Kuba prestige cups hold palm wine, a drink served on special occasions. The dense geometric, carved patterns on the cups derive from textile designs and reflect the Kuba aesthetic preference for overall decorative patterning. This cup in the form of a head depicts the distinctive swept-back hairstyle associated with male royalty.
This cup was one of several objects given to photographer Eliot Elisofon by the Kuba king (nyim) Mbopey Mabiintsh ma-Kyeen on the occasion of Elisofon doing a photo essay featuring the king for Life magazine in 1947.
Wood cup in the form of a human head with flaring opening on top, interlace bands on neck, C-form handle on back, swept back cross hatch coiffure, facial scarifications, and prominent almond eyes.
Eliot Elisofon, New York, collected Mushenge, Democratic Republic of the Congo, 1947 to 1973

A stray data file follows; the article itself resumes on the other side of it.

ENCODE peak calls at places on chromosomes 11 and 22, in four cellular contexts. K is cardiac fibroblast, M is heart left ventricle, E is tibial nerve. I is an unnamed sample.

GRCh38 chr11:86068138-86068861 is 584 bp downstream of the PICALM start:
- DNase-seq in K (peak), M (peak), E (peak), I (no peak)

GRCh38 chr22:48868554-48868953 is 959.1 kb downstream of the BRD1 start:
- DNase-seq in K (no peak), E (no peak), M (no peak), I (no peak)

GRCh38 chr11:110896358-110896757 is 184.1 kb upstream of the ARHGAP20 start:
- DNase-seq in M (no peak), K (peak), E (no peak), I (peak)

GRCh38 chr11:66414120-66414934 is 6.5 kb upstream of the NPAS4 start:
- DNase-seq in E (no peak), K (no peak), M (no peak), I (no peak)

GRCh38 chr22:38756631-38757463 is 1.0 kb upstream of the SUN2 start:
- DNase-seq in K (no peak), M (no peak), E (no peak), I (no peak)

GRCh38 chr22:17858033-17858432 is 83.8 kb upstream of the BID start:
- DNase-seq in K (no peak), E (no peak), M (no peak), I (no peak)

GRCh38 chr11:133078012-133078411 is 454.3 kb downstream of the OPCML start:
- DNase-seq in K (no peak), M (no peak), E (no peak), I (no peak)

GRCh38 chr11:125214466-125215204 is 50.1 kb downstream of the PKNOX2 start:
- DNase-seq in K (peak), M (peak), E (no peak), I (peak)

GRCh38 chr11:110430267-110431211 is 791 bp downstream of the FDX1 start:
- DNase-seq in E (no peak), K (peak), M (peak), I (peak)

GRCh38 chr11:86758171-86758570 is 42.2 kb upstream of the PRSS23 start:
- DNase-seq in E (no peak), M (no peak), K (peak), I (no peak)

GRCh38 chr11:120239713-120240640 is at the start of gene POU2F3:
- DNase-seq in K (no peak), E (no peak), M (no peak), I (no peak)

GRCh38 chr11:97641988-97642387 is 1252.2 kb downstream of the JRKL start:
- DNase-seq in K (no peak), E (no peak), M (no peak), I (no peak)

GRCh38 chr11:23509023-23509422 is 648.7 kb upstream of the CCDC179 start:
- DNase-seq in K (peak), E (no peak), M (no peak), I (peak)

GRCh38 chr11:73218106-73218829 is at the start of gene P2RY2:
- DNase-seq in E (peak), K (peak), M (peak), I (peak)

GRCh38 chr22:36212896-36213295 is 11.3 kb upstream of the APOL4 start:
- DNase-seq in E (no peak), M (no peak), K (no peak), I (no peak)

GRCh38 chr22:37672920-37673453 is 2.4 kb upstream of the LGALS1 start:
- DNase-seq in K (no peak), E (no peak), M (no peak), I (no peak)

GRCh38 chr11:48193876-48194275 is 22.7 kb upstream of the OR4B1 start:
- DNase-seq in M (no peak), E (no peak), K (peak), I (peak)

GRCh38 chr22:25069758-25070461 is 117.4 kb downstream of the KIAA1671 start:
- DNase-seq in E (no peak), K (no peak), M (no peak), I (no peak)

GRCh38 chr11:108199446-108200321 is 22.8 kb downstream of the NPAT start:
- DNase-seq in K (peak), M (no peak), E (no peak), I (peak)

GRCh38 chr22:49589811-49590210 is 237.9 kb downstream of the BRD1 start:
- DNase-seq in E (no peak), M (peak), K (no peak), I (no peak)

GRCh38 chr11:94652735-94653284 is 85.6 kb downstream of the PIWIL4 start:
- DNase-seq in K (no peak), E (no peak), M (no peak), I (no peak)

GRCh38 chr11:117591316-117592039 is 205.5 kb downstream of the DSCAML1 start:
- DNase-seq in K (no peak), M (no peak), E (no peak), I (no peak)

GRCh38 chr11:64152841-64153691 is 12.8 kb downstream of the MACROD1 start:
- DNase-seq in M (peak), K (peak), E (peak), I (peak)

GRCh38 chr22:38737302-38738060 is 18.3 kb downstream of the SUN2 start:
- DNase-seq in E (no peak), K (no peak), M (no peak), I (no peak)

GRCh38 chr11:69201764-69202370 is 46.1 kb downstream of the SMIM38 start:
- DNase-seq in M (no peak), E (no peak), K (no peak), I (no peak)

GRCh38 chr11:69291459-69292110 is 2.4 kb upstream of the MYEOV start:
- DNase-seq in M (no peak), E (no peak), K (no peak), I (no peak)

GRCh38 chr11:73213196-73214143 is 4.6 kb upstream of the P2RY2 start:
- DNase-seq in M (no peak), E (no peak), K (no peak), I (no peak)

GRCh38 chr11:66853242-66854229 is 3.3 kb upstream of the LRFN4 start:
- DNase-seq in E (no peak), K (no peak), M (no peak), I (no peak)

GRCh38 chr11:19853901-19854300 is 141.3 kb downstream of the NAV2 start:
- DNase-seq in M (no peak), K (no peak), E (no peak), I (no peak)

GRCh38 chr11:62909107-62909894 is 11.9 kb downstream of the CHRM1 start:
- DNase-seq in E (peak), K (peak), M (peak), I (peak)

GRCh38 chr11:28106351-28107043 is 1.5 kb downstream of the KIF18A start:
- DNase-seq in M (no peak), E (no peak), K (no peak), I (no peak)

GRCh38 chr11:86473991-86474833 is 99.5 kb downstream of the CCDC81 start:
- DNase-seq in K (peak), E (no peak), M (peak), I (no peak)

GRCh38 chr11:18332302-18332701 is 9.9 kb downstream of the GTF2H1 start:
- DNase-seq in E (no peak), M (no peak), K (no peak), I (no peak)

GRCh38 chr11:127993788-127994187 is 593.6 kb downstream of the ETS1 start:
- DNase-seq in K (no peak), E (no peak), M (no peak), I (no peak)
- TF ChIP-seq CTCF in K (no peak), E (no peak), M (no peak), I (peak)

Africa ReViewed: The Photographic Legacy of Eliot Elisofon, National Museum of African Art, Smithsonian Institution, Washington, D.C., November 21, 2013-December 14, 2014
African Emblems of Status, National Museum of African Art, Smithsonian Institution, Washington, D.C., October 29, 1982-April 3, 1983
Elisofon, Eliot. 1958. The Sculpture of Africa. New York: Praeger, p. 209, no. 266.
Staples, Amy J. 2014. "Africa ReViewed: The Photographic Legacy of Eliot Elisofon." Tribal Art 19 (2), no. 71, p. 86, no. 6.